The Procurement System’s Flaws
Following the entry into force of the Public Procurement Act on 1 April 2001, the question has arisen of why buyers or public organizations do not use open tenders and still try almost without exception to offer unadvertised tenders, which are regulated by a special section of the Act.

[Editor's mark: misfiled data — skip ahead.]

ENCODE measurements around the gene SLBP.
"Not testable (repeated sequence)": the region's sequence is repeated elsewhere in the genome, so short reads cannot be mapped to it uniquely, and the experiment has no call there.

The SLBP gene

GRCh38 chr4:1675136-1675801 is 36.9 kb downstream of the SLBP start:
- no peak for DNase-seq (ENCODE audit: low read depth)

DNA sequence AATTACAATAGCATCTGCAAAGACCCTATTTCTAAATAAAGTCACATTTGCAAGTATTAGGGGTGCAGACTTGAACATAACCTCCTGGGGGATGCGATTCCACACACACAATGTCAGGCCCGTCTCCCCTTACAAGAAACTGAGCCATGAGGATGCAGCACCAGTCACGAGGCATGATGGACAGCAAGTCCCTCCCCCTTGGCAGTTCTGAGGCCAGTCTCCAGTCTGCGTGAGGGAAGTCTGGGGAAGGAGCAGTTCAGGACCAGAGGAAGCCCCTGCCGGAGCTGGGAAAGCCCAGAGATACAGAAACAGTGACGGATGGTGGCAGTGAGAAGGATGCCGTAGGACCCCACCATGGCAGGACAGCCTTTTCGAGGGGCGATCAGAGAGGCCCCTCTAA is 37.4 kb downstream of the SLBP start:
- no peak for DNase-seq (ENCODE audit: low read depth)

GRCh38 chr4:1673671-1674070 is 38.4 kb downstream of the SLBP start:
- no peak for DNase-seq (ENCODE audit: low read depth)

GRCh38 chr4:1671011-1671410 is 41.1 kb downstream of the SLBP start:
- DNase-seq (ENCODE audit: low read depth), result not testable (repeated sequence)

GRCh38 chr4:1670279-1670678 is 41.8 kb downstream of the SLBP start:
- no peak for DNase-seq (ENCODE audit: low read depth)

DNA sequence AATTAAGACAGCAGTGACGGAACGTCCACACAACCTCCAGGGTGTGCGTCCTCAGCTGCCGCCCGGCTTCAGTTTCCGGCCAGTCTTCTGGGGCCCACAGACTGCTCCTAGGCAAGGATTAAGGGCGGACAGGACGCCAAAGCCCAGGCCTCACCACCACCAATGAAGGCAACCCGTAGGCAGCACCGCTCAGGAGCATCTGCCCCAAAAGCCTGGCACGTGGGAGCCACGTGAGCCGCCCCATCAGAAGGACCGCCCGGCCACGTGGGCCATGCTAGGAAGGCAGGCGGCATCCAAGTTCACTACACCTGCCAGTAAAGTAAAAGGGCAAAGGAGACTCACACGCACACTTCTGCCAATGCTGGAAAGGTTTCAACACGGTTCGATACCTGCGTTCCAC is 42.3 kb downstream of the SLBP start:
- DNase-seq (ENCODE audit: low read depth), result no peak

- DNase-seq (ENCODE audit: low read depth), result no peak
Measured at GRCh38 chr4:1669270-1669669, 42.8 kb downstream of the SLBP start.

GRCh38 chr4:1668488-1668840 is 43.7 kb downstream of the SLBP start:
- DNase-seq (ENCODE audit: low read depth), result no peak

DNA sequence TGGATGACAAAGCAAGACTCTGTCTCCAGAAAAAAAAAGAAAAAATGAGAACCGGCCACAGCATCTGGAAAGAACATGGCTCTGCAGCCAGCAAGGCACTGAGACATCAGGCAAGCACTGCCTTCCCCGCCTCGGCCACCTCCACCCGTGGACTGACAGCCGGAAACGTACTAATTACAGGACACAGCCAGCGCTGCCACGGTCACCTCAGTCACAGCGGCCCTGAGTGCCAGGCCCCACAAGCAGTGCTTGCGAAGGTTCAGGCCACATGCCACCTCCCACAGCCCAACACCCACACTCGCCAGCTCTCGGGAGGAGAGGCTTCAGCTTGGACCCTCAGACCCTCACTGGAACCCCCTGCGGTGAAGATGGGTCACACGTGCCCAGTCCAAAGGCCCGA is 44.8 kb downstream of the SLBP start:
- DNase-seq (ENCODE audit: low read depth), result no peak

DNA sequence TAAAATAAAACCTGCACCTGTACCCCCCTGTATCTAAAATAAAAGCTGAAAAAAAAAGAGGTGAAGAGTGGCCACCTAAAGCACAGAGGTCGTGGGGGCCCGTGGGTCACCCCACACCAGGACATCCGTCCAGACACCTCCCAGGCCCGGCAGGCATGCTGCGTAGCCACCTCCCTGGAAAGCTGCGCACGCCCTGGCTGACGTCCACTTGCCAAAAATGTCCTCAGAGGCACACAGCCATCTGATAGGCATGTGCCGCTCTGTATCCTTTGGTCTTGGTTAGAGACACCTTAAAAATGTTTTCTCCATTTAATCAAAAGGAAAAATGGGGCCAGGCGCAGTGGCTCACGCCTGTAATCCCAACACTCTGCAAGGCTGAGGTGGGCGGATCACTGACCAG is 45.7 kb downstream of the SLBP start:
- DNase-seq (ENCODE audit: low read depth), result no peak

Unadvertised, negotiated tenders have become the tendering process, accompanied by lawsuits and media stories of corrupt special interests and accusations of skimming of state funds. This article examines deviations from the law that take place when public services are purchased from out of house providers, and attempts to analyze the flaws in the procurement system. In tying up the conceptual problems with this law, it must first be stated that the new law ignores specificity of services, being more suitable for purchasing material goods than immaterial services with a complicated structure. The law also ignores the need for long-term relationships, making it difficult to build on transactions from both the buyer and vendor’s perspective. Third, under the law, high service costs are internally programmed into contracts; the law also ignores buyers’ needs to enter into short-term contracts with specific providers, to vet them for future use as long-term partners. In short, these are flaws that could not be apprehended at the time the law was drafted. When the construction of a system is lacking, its implementation will be flawed and fixing the consequences will not solve the problem.